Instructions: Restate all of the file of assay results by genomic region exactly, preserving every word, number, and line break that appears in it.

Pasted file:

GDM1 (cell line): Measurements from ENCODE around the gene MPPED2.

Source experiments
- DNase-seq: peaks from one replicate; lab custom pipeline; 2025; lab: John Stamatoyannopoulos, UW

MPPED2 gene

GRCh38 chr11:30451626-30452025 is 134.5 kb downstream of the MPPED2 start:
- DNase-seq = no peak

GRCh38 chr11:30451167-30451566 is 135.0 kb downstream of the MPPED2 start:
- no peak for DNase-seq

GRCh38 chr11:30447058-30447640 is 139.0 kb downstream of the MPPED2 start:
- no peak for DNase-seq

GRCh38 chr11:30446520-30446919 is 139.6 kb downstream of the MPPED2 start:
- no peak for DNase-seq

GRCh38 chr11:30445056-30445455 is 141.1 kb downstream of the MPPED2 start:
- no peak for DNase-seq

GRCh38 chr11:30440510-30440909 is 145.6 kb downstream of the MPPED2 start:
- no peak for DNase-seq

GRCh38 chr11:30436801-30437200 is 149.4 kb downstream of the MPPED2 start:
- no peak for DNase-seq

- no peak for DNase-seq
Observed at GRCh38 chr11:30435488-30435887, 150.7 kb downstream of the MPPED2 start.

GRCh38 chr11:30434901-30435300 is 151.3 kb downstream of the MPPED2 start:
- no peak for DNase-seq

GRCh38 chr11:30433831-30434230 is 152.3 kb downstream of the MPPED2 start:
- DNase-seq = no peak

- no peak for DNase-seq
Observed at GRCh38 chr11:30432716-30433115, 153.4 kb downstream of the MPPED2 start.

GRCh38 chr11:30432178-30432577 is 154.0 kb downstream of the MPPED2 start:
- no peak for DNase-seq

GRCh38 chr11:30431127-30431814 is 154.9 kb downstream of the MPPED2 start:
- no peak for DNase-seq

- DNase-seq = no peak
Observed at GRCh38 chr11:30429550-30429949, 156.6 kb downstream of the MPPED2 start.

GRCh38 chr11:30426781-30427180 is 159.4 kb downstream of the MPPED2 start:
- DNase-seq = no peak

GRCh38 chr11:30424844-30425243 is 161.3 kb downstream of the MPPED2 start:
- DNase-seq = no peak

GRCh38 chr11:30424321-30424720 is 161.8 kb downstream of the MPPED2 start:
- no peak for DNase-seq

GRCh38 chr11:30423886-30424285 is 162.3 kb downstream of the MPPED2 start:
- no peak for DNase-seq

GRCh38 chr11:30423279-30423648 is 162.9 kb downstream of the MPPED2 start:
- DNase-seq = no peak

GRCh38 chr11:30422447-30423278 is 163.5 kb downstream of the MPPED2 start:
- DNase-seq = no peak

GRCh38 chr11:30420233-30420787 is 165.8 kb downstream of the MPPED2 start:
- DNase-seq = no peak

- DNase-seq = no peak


GDM1 (cell line): Measurements from ENCODE around the gene MPPED2.

Source experiments
- DNase-seq: peaks from one replicate; lab custom pipeline; 2025; lab: John Stamatoyannopoulos, UW

MPPED2 gene

GRCh38 chr11:30451626-30452025 is 134.5 kb downstream of the MPPED2 start:
- DNase-seq = no peak

GRCh38 chr11:30451167-30451566 is 135.0 kb downstream of the MPPED2 start:
- no peak for DNase-seq

GRCh38 chr11:30447058-30447640 is 139.0 kb downstream of the MPPED2 start:
- no peak for DNase-seq

GRCh38 chr11:30446520-30446919 is 139.6 kb downstream of the MPPED2 start:
- no peak for DNase-seq

GRCh38 chr11:30445056-30445455 is 141.1 kb downstream of the MPPED2 start:
- no peak for DNase-seq

GRCh38 chr11:30440510-30440909 is 145.6 kb downstream of the MPPED2 start:
- no peak for DNase-seq

GRCh38 chr11:30436801-30437200 is 149.4 kb downstream of the MPPED2 start:
- no peak for DNase-seq

- no peak for DNase-seq
Observed at GRCh38 chr11:30435488-30435887, 150.7 kb downstream of the MPPED2 start.

GRCh38 chr11:30434901-30435300 is 151.3 kb downstream of the MPPED2 start:
- no peak for DNase-seq

GRCh38 chr11:30433831-30434230 is 152.3 kb downstream of the MPPED2 start:
- DNase-seq = no peak

- no peak for DNase-seq
Observed at GRCh38 chr11:30432716-30433115, 153.4 kb downstream of the MPPED2 start.

GRCh38 chr11:30432178-30432577 is 154.0 kb downstream of the MPPED2 start:
- no peak for DNase-seq

GRCh38 chr11:30431127-30431814 is 154.9 kb downstream of the MPPED2 start:
- no peak for DNase-seq

- DNase-seq = no peak
Observed at GRCh38 chr11:30429550-30429949, 156.6 kb downstream of the MPPED2 start.

GRCh38 chr11:30426781-30427180 is 159.4 kb downstream of the MPPED2 start:
- DNase-seq = no peak

GRCh38 chr11:30424844-30425243 is 161.3 kb downstream of the MPPED2 start:
- DNase-seq = no peak

GRCh38 chr11:30424321-30424720 is 161.8 kb downstream of the MPPED2 start:
- no peak for DNase-seq

GRCh38 chr11:30423886-30424285 is 162.3 kb downstream of the MPPED2 start:
- no peak for DNase-seq

GRCh38 chr11:30423279-30423648 is 162.9 kb downstream of the MPPED2 start:
- DNase-seq = no peak

GRCh38 chr11:30422447-30423278 is 163.5 kb downstream of the MPPED2 start:
- DNase-seq = no peak

GRCh38 chr11:30420233-30420787 is 165.8 kb downstream of the MPPED2 start:
- DNase-seq = no peak

- DNase-seq = no peak